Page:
In addition to staying on their feet for the entire six hours, participants had the opportunity to hear speakers touched by the Children's Miracle Network and Riley Children's Hospital.
"I don't think the participants in this year's Dance Marathon can even fathom the number of lives they have changed," said speaker and Valpo student Hayden O'Shaughnessy.
O'Shaughnessy was diagnosed with acute lympholastic leukemia at 23 months and was treated at Riley Children's Hospital. With the help of Riley, she was in remission 26 months later.
"I walked into the ballrooms on Sunday and immediately started tearing up," O'Shaughnessy said. "Riley is the reason why I am alive today. I am eternally grateful for each and every person that participated and donated to such an amazing cause."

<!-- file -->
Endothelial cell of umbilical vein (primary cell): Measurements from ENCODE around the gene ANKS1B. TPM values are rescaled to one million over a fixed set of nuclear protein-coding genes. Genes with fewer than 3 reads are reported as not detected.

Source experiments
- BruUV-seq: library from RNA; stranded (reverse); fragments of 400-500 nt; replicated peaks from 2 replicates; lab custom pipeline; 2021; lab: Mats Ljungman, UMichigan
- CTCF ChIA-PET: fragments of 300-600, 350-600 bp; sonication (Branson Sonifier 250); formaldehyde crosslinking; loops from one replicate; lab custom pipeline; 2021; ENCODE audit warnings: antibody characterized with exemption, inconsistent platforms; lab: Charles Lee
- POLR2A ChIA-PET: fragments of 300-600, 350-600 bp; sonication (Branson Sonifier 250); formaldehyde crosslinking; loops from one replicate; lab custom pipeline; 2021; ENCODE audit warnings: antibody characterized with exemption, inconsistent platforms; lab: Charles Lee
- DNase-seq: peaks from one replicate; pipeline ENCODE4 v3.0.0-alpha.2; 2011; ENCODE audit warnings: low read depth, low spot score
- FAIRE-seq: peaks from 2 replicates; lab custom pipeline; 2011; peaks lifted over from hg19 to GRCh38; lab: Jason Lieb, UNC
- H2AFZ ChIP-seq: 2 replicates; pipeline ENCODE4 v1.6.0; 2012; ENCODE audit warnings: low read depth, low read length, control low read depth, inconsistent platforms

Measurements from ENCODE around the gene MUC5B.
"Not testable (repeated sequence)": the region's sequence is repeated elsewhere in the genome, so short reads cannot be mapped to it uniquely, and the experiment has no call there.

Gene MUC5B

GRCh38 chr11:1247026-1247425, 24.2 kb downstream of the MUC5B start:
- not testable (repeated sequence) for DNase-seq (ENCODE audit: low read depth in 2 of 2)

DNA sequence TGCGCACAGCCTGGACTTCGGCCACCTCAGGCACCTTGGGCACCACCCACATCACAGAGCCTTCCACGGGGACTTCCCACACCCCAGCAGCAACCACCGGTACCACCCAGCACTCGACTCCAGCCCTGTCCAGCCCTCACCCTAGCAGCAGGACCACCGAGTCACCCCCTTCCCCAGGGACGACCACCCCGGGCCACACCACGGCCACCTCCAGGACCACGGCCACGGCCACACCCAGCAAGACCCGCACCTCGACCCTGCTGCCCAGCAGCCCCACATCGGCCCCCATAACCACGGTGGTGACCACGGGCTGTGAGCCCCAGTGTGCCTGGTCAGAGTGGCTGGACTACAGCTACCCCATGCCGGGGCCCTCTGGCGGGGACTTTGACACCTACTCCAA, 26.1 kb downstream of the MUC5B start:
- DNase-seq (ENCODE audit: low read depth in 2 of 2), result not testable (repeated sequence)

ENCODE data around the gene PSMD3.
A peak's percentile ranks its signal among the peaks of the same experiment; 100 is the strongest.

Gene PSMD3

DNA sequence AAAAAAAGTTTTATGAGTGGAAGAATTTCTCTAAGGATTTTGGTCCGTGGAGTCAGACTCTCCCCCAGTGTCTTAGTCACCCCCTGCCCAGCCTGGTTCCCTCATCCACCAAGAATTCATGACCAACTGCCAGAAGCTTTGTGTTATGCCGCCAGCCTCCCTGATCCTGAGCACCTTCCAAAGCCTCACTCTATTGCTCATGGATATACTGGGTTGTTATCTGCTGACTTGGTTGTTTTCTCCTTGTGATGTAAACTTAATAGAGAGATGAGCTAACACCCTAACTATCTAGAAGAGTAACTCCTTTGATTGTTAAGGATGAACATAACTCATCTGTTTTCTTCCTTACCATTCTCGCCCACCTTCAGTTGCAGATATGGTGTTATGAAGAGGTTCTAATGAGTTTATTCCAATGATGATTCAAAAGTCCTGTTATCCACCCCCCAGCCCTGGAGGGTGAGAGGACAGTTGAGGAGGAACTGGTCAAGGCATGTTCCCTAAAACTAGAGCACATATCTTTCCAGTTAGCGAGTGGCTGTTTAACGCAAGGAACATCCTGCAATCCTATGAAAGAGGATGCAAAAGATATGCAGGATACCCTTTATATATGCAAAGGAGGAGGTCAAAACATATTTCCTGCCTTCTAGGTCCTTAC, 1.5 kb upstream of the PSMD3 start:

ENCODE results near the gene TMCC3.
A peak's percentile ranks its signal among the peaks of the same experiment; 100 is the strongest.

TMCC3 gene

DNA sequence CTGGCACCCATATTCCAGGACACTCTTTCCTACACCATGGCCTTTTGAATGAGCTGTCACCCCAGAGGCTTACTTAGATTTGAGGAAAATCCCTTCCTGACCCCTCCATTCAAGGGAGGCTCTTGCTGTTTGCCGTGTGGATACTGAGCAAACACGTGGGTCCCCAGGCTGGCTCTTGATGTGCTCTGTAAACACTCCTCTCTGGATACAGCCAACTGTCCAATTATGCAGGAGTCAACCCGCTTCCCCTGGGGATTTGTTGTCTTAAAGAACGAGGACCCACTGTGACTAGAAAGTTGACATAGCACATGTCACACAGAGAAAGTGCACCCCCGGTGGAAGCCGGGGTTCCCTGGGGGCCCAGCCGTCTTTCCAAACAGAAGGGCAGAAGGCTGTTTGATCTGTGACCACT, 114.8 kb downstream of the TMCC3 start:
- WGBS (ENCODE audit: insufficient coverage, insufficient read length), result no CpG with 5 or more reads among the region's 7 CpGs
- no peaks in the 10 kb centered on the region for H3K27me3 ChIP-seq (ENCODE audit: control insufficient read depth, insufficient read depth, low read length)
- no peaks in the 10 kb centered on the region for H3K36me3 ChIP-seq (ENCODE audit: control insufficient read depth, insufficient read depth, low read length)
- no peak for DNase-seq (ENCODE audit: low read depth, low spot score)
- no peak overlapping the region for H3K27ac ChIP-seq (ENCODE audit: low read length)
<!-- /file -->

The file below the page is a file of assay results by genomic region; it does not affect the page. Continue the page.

Dance Marathons are a nationwide event whose mission statement is simple: "We dance for those who can't." One hundred percent of the proceeds go to benefit Children's Miracle Network and local children's hospitals. Last year, college dance marathons alone raised more than $8 million. Valpo organized the event in order to hopefully make that number even higher this year.
The Dance Marathon Executive Board included Katie Dayman, Tori Brewton, Olivia Findley, James Lockridge, Brian Borth, Lindsey Dever, and Brittany Gaffney. They worked hard every day to bring the event to life. The Valparaiso University community came together, forming a sea of brightly colored shirts and balloons, to dance the afternoon away for all the children who are unable to do so.